Why are my tax dollars going to pay for a federal court system to settle a playground spat between a bunch of over indulged spoiled children? All of the people invovled in this are loathsome. In a better age these children would have been full grown adults with too many real concerns beyond making thrid grade cracks about cute girls or wining about said cracks to care much less sue. A pox on both houses. Any law firm dumb enough to hire anyone associated with this affair deserves to go bankrupt.

Acehole said...

i'm more than a little late to the discussion, but seeing as how some of the posters are exorcised about the threatening and harassing nature of the comments about Does 1 and 2 on AutoAdmit, my question is why isn't this a criminal matter then?

and i'd like to ask that not only as a procedural matter, not only as a matter of legal tactics, but as a matter of legal philosophy. why would anyone use or support the use of the civil courts to contain, abate, or prevent harassment and threats? i'm not speaking to defamation, which is clearly and aptly conscribed in civil jurisdiction. but criminal behavior should be confronted by the constabulary and the criminal courts in a criminal context, no? isn't the point of criminalising some things to punish the perpetrators by depriving them of ther freedom, not merely depriving them of some financial security or status?

doesn't encoding this paradigm in the law eventually lead to someone truly being above the law in the sense that they might be able to weather a civil punishment were they wealthy enough? for example, what if oj simpson was a billionaire? after being found not guilty, how large a judgment would need to be imposed to punish him in fact (this question precludes the discussion of how you value a human life and assess damages based on the taking of a life)? brought back to the case at hand, what if these posters were independently wealthy? no criminal charges forthcoming. they could go on and on threatening and harassing women, paying what amounts to fine each time they get sued just be done with the matter and move on to the next target.

and as others have noted about themselves, i am not a lawyer. so if this question gets covered in the first year of law school, i apologise for being ignorant on the subject.

Victor said...

Fortunately, this will not constitute sufficient authority to warrant dismissal of the lawsuit:

[I'm not even convinced this tail is attached to that dog]

Dan said...

" thrid grade cracks about cute girls

John, have you read the statements in question? I hope talk about "hate-fucking," rape, and sodomy isn't standard among third-graders (although granted, nowadays . . .)

pequod said...

Many of the posters here are using the words "we, "they," and "the defendants" as if the defendants are legally or morally interchangeable. I believe this is grossly unfair. It has lead to poor analysis and has resulted in people shouting past one another. I think it's only reasonable that bloggers read the complaint carefully: The defendants are accused of very different things. For example, few of the defendants wrote anything that could be construed as a threat, and most did not make factual assertions about the plaintiffs. Many of the defendants are accused merely of writing hyperbolic, sophomoric posts about their desire to have (consensual) sex with a woman. Some of the milder posts even have a satirical tenor, appearing to poke fun at the multitudinous juvenile posts. (For instance, one defendant wrote verbosely about how he'd like to have sex with a plaintiff after a lovely marriage.)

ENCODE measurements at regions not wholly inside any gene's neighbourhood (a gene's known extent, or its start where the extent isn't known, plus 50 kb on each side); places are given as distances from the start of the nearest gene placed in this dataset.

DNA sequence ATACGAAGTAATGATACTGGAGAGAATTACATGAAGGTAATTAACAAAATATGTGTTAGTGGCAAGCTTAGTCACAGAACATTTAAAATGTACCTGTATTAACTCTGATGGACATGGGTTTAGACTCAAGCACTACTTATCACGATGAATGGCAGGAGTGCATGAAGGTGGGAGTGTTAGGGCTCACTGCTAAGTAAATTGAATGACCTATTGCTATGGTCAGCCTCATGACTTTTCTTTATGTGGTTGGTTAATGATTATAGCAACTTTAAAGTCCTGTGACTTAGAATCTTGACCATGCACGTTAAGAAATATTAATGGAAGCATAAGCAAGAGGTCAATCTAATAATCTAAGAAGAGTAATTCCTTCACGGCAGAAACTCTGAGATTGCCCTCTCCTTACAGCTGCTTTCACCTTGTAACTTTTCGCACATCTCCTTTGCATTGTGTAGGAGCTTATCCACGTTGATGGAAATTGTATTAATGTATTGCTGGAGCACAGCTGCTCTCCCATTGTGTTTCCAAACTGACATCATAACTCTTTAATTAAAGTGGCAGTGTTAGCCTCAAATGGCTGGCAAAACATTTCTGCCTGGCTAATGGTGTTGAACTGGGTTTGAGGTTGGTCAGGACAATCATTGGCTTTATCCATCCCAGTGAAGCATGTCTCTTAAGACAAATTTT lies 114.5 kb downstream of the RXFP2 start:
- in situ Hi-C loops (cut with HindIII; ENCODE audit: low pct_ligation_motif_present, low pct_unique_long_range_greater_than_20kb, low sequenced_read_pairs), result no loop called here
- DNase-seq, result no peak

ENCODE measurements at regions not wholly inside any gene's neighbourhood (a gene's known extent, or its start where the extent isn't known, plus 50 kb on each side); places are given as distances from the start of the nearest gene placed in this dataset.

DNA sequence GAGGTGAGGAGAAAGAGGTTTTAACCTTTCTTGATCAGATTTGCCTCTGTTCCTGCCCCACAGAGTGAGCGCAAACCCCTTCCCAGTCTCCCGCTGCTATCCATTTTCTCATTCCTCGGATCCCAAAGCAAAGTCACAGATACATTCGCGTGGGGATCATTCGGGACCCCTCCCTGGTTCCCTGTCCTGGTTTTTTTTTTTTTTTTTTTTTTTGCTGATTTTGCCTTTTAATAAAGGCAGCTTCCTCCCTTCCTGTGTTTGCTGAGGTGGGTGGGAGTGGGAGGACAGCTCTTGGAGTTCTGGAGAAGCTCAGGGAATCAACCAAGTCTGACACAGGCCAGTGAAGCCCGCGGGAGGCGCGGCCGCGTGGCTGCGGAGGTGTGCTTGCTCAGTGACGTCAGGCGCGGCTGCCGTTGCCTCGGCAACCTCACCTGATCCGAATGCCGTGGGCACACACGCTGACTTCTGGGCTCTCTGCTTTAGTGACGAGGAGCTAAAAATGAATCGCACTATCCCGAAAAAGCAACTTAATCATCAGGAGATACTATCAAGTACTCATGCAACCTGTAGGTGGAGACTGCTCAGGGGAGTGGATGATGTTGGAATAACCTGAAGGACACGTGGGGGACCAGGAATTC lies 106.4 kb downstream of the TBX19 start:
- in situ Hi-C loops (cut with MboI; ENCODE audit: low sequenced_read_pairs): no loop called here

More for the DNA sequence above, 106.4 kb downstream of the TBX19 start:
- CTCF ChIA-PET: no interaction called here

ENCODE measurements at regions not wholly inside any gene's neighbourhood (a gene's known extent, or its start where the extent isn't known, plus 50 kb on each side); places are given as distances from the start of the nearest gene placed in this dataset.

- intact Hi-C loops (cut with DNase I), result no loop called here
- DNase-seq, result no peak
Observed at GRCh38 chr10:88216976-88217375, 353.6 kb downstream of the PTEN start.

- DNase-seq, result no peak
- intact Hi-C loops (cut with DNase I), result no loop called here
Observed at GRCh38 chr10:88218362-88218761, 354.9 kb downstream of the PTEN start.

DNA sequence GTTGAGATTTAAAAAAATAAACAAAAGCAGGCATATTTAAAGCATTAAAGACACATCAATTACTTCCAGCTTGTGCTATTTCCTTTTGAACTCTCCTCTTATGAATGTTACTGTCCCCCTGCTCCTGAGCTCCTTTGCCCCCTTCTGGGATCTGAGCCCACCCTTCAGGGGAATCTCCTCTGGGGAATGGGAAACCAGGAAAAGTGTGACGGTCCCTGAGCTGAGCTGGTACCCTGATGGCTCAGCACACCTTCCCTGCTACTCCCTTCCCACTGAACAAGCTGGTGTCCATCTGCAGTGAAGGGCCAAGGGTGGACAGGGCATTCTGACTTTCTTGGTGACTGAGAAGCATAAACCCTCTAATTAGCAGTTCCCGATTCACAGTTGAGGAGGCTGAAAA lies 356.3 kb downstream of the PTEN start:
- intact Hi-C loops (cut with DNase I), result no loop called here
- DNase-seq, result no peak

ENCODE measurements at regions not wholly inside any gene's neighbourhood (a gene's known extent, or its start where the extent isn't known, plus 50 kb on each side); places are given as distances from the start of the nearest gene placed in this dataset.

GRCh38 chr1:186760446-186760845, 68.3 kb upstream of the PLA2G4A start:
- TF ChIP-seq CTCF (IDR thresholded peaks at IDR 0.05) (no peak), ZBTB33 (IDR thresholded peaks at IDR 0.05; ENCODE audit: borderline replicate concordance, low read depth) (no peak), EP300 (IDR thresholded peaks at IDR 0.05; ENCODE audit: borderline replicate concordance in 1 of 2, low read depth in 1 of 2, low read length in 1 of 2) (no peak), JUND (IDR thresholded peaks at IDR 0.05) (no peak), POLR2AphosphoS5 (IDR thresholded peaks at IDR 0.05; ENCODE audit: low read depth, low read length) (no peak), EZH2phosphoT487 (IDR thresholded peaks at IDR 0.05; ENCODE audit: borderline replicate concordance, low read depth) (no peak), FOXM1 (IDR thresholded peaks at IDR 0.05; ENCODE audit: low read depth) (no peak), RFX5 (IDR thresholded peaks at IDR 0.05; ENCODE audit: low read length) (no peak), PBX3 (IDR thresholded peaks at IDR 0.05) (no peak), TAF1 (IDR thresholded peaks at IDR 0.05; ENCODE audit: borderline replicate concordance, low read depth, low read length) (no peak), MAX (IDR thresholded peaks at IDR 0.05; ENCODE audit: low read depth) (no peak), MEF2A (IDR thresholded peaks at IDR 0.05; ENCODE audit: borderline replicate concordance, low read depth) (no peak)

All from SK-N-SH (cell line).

I feel that the plaintiffs weakened their legal claims and lost the moral high ground by prejudicially lumping all the defendants together. But for the purposes of this blog, where there's supposedly a policy debate going on, the least bloggers can do is distinguish which defendants' speech should or should not be subject to First Amendment protection. So who here will argue the narrow proposition--the proposition implicitly asserted in the complaint--that brief posts regarding one's desire to have sex with a non-public figure are not protected by the First Amendment?

Revenant said...

Revenant: You can't parade yourself before the public and then claim privacy.

...bold words for an anonymous bigot who stereotypes all southerners as "niggers".

Was your brain switched with downtownlad's? That's a remarkably idiotic accusation you just made there.

Paul said...

It is easy for you, and Glen Reynolds, it seems to me, to ridicule a law student for suing, but you folks are tenured professors who will never have to go out into the real world of law firms and try to get a job or a partnership, and these poor folk will forevermore be damaged goods as far as the Byzantine creeps that run law firms are concerned, so it seems to me there is something to this lawsuit worthy of serious discussion, not just your smug snarky comments.

LoafingOaf said...

Hmm. I haven't followed this story so I probably shouldn't post. But I feel like posting something, so whatever.

I find it hard to believe that 16 law firms all rejected a condidate because of this Autoadmit stuff. That said, I also find it a bit odd that a tenured law professor with a powerful and established presence online is comparing some nasty things said about her with what happened here.

My understanding is that the deranged online harassers attempted to make their crap be the first things that appears when someone Googles the victims' names. Professor Althouse, imagine yourself someone in law school applying for a job. If the first thing someone sees about you when they Google you is all this weird stuff, that is a big deal.

What I'm saying is, I don't disagree with Althouse for the most part, but her trivialisation and lack of empathy strikes me as odd.